LeadingAge, the national organization that represents nearly 6000 nonprofit elder care providers around the country, went through a strategic planning process a couple of years ago. Privileged to be a member of the national board during that process, I was deeply involved as we looked closely at not only the present but also the future. One key element that was a part of that process was the development of new mission and vision statements for the organization. The mission statement is a simple one “The trusted voice for aging,” although its intent and message are far from simple. This few words encompass a great deal about advocacy, about representing the needs of older adults and about broadening our responsibilities as an organization, and as providers, far beyond the services we offer and the communities we run.
But it is the vision statement that I find even more powerful and, in many ways, complex. LeadingAge’s vision is “An America Freed from Ageism.” That’s a bold statement, a far-reaching statement and one that touches both those of us who are service providers but, even more so, our society as a whole. Ageism is, some would say, one of the lingering “isms” that we have yet to address. It’s not just about older adults, it’s discrimination against anyone based on age—too young as well as too old.
I spoke this week at a conference on a variety of topics that impact older adults, topics that we don’t often talk about but need to bring into the light. Ageism was one of them. Ageism is insidious, it is ingrained and it will be difficult to extinguish yet extinguish it we must.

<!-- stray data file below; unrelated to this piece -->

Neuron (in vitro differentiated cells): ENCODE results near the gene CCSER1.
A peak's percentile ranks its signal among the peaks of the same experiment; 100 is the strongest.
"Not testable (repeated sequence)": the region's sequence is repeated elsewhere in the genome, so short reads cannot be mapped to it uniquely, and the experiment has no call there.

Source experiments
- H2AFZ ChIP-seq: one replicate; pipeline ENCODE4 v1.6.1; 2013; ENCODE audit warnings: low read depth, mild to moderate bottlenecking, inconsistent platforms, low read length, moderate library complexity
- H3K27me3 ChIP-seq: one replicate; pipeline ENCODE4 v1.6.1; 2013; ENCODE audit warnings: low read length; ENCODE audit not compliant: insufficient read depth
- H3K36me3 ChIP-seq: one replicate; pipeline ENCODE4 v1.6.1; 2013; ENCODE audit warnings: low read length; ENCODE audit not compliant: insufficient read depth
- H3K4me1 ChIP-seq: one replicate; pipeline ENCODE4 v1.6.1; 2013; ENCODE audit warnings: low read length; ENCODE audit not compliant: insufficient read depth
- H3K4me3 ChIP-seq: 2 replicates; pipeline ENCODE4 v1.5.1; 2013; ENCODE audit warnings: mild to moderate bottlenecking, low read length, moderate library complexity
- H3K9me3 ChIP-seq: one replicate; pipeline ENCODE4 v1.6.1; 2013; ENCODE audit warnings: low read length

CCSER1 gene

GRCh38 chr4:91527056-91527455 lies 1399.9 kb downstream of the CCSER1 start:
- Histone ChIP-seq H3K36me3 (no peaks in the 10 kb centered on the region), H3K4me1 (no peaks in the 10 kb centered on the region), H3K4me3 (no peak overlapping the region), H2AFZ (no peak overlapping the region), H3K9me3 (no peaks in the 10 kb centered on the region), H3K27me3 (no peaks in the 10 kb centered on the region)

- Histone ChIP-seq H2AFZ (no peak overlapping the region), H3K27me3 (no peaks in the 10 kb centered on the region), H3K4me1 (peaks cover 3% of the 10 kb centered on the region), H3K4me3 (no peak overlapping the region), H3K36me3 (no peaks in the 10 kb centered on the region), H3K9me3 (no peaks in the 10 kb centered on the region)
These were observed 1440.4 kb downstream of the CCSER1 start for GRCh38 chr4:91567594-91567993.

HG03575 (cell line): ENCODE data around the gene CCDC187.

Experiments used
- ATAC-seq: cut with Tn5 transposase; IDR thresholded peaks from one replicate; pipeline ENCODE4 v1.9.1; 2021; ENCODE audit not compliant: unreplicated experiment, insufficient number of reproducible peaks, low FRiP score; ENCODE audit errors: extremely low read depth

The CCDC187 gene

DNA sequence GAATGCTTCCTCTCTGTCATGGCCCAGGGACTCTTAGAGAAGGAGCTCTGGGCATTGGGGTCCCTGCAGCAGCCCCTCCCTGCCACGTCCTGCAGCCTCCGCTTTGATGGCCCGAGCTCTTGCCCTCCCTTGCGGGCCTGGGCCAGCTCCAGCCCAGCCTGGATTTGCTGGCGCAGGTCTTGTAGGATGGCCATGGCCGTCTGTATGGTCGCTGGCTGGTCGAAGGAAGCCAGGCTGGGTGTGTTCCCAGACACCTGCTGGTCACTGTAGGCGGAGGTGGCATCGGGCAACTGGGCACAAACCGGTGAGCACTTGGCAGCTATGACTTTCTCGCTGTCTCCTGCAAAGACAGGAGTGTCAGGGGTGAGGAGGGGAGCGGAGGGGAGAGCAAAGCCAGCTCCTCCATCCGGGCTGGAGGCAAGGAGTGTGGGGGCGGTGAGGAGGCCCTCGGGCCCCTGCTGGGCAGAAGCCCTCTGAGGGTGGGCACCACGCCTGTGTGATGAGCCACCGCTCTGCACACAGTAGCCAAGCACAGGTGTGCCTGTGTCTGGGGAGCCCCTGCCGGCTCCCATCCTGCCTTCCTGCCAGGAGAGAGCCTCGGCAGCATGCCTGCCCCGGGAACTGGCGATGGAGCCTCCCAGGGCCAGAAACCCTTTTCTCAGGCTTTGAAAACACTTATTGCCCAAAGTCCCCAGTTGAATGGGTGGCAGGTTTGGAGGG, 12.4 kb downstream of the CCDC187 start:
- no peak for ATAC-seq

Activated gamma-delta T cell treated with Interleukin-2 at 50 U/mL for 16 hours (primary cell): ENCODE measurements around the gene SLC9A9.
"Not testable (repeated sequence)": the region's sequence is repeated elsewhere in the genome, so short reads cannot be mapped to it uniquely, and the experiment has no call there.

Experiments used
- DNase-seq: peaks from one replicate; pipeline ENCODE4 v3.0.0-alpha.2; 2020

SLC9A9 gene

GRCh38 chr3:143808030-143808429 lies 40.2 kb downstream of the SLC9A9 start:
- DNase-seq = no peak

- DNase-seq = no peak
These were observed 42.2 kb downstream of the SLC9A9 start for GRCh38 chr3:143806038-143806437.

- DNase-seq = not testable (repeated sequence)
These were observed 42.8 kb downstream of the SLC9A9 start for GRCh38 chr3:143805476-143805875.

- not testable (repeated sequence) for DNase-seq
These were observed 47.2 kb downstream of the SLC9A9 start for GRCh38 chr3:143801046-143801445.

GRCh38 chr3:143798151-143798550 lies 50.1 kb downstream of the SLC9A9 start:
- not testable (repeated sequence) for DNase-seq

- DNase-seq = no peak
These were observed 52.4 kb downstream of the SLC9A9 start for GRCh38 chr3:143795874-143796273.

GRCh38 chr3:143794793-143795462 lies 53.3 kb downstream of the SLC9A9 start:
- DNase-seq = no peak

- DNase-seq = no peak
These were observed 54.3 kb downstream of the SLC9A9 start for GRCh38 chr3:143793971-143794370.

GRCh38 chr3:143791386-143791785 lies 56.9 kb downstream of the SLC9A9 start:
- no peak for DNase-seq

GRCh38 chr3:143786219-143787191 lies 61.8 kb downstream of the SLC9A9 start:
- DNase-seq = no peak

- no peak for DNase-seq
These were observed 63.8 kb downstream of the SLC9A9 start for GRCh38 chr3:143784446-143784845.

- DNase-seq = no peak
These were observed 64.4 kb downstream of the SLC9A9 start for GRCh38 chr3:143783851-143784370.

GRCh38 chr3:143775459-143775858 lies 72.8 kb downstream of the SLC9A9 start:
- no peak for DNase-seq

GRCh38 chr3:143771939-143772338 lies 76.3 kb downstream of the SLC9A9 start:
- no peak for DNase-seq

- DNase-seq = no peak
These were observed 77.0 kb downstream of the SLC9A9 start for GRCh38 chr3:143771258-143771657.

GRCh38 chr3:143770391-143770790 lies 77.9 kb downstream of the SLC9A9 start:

Ageism carries with it the belief that anyone over a certain age is “less than.” We see this every day and I am certain you have all seen it as well. It is the assumption that anyone over 85 must have cognitive impairment and can’t understand. It’s the belief that we have to raise our voices and speak loudly and slowly to someone who looks older without having any idea of whether or not they have a hearing loss. It’s talking over the heads of those in wheelchairs or walking by them as if they don’t exist. It’s focusing on a culture of “young” without remembering that elders still have the opportunity to learn and grow and contribute.
Ageism sneaks into our language and further diminishes the elder. It is a hot button issue for me within the walls of our own organization. Adults do not wear “diapers.” They wear briefs or disposable undergarments. Adults don’t wear “bibs.” They wear clothing protectors and only if they choose to do so. When we call an elder a term that “sweetie” or “mama” or anything other than the name they choose to be called, we diminish them and we demean them. When we say that someone must have been “beautiful” or “really something” when they were young, we are saying that they are not still important or relevant or meaningful. These words are not meaningless expressions. They are tools that can build up or break down, that can reinforce age and respect or infantilize.
How will we free America from ageism? First, we need to free ourselves from the trappings of the language we use, of the generalizations we succumb to, of the inaccurate and inappropriate belief system that equates increasing age with diminishing value. Opening our own eyes enables us to open the eyes of others.